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Meat

Should You Wrap Meat That You’re Salting Overnight?

Sometimes unwrapped is best.
By Published Oct. 4, 2022

Salting meat and leaving it overnight in the refrigerator allows time for the salt to travel deep into the meat, thoroughly seasoning it and changing the protein structure so that it can hold on to more juices during cooking. And unlike brining, salting won’t thwart the goal of crispy skin on poultry or a well-browned crust on beef, pork, and lamb roasts.



But should you wrap the meat or leave it uncovered? The type of meat and how you plan to cook it are the determining factors.

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Don’t wrap poultry.

Leaving whole chickens and turkeys unwrapped encourages the skin to dry, which helps promote browning and crispness when the bird is roasted.

Don’t wrap roasts to be seared at the start of cooking.

As it does for poultry skin, a stint uncovered in the fridge dries the surface of beef, pork, and lamb roasts, allowing browning to happen faster and minimizing the risk of a gray band beneath the crust.

Do wrap lean roasts to be seared at the end of cooking.

In recipes that call for reverse-searing, where the meat is slowly roasted in a low oven and then seared before serving, the roast’s exterior is essentially dried twice. This can be beneficial for well-marbled cuts such as prime rib and brisket, but a lean roast such as Châteaubriand can dry out too much, resulting in a leathery crust.

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JC
JOHN C.
16 days

Absolutely the best chicken ever, even the breast meat was moist! It's the only way I'll cook a whole chicken again. Simple, easy, quick, no mess - perfect every time. I've used both stainless steel and cast iron pans. great and easy technique for “roasted” chicken. I will say there were no pan juices, just fat in the skillet. Will add to the recipe rotation. Good for family and company dinners too. I've done this using a rimmed sheet pan instead of a skillet and put veggies and potatoes around the chicken for a one-pan meal. Broccoli gets nicely browned and yummy!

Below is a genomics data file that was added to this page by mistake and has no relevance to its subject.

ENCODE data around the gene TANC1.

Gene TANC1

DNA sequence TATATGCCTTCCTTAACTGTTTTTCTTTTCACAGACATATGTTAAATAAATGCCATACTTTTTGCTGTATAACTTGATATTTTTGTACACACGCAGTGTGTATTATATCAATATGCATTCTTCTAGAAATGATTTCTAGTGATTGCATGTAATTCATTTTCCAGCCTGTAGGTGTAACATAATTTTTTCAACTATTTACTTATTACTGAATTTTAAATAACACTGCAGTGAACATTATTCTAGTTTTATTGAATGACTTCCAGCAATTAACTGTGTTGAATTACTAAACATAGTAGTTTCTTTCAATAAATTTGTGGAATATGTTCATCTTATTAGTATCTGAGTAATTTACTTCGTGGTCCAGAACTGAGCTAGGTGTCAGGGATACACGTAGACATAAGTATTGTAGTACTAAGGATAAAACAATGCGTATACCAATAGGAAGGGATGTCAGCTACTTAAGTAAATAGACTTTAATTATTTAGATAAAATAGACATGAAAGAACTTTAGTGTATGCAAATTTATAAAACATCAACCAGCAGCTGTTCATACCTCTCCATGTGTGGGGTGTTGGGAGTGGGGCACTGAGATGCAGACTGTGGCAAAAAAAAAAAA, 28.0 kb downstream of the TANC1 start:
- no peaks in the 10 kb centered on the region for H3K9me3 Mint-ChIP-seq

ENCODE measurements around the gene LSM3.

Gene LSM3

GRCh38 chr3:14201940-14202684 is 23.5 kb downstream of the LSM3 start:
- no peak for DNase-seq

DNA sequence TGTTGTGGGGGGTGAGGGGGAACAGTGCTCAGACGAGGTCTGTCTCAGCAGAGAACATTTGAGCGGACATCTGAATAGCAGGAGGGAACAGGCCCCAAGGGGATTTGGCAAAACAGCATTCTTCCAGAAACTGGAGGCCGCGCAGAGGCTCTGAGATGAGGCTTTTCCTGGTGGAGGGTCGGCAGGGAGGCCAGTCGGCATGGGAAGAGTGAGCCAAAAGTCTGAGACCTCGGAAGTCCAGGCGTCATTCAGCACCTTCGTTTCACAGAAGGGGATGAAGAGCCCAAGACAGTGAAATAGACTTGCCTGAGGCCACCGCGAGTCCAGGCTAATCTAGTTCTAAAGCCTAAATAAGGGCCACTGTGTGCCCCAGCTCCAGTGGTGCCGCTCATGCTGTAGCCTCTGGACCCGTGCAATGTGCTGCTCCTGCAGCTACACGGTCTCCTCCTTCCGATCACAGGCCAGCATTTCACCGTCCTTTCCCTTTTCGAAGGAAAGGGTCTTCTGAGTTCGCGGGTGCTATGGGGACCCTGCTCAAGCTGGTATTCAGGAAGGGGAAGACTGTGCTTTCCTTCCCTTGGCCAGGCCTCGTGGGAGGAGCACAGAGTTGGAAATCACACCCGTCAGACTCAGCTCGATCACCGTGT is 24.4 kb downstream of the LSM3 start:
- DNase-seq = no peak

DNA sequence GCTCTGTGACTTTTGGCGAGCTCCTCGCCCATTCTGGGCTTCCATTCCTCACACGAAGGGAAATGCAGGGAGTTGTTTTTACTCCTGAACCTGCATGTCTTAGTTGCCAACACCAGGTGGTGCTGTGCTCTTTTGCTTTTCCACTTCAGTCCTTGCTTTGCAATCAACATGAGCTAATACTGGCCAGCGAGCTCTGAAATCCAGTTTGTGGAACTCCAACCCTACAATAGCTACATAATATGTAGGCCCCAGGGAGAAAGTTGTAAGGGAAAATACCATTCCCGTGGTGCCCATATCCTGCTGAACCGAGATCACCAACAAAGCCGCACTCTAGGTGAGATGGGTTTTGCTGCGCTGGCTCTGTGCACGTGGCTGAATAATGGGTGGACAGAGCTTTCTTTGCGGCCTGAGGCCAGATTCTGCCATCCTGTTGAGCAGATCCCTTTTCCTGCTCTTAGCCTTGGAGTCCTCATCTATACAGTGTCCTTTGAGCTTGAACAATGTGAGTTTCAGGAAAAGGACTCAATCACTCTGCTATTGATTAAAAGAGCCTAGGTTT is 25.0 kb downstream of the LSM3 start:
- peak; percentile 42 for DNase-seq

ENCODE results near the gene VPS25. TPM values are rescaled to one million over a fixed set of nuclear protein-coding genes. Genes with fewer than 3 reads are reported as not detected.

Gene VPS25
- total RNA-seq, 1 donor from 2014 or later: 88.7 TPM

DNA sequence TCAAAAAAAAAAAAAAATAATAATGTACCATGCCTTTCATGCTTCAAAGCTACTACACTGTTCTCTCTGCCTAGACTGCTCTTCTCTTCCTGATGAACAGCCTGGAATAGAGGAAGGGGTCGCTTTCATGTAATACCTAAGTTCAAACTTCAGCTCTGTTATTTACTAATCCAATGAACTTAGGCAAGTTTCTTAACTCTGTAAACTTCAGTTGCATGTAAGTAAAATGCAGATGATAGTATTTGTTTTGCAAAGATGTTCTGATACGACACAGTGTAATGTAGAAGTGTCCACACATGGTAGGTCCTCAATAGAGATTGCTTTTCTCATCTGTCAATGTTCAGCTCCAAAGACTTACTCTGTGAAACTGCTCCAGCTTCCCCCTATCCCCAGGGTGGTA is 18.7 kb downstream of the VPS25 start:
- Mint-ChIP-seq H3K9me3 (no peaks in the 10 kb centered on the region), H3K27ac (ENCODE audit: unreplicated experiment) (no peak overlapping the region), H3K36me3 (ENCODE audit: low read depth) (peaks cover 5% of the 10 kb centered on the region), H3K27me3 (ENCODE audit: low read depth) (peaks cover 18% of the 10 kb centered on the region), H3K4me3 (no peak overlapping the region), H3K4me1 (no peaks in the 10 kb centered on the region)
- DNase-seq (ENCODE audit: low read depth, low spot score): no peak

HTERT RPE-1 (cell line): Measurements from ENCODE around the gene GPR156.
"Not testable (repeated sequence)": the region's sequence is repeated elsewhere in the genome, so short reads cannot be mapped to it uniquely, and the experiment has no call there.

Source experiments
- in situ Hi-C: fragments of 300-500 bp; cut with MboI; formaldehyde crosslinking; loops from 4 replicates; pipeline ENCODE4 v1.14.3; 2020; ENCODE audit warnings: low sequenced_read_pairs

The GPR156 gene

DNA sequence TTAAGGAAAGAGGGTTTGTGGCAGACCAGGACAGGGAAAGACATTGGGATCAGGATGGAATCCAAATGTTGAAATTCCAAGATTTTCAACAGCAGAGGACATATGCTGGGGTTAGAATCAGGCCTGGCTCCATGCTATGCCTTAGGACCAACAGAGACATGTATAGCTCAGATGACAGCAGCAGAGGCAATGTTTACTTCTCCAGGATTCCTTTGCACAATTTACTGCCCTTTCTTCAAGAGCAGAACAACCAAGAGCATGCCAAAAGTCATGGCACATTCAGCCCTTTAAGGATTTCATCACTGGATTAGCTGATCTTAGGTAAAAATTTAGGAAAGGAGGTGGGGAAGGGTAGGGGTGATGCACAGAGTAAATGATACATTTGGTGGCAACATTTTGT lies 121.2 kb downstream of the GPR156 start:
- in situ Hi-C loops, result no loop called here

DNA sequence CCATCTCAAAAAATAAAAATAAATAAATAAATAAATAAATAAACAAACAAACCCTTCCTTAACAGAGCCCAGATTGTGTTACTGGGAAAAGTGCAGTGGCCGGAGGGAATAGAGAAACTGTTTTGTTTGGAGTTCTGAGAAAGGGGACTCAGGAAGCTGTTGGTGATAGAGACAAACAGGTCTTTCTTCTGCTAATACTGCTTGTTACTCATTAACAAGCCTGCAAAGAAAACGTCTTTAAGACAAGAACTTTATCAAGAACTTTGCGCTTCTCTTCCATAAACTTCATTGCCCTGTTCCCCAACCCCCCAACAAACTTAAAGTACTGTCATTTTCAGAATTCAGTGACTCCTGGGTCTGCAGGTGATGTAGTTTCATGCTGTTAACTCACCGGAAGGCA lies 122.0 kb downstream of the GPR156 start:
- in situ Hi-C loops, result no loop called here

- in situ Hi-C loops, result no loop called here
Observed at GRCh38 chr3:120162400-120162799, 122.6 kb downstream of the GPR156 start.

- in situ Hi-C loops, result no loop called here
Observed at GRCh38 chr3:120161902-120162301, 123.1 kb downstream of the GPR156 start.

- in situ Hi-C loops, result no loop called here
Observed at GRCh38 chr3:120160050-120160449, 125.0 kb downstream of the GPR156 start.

Absolutely the best chicken ever, even the breast meat was moist! It's the only way I'll cook a whole chicken again. Simple, easy, quick, no mess - perfect every time. I've used both stainless steel and cast iron pans. great and easy technique for “roasted” chicken. I will say there were no pan juices, just fat in the skillet. Will add to the recipe rotation. Good for family and company dinners too.

MD
MILES D.
JOHN C.
9 days

Amazed this recipe works out as well as it does. Would not have thought that the amount of time under the broiler would have produced a very juicy and favorable chicken with a very crispy crust. Used my 12" Lodge Cast Iron skillet (which can withstand 1000 degree temps to respond to those who wondered if it would work) and it turned out great. A "make again" as my family rates things. This is a great recipe, and I will definitely make it again. My butcher gladly butterflied the chicken for me, therefore I found it to be a fast and easy prep. I used my cast iron skillet- marvellous!

CM
CHARLES M.
11 days

John, wasn't it just amazing chicken? So much better than your typical oven baked chicken and on par if not better than gas or even charcoal grilled. It gets that smokey charcoal tasted and overnight koshering definitely helps, something I do when time permits. First-time I've pierced a whole chicken minus the times I make jerk chicken on the grill. Yup, the cast iron was not an issue.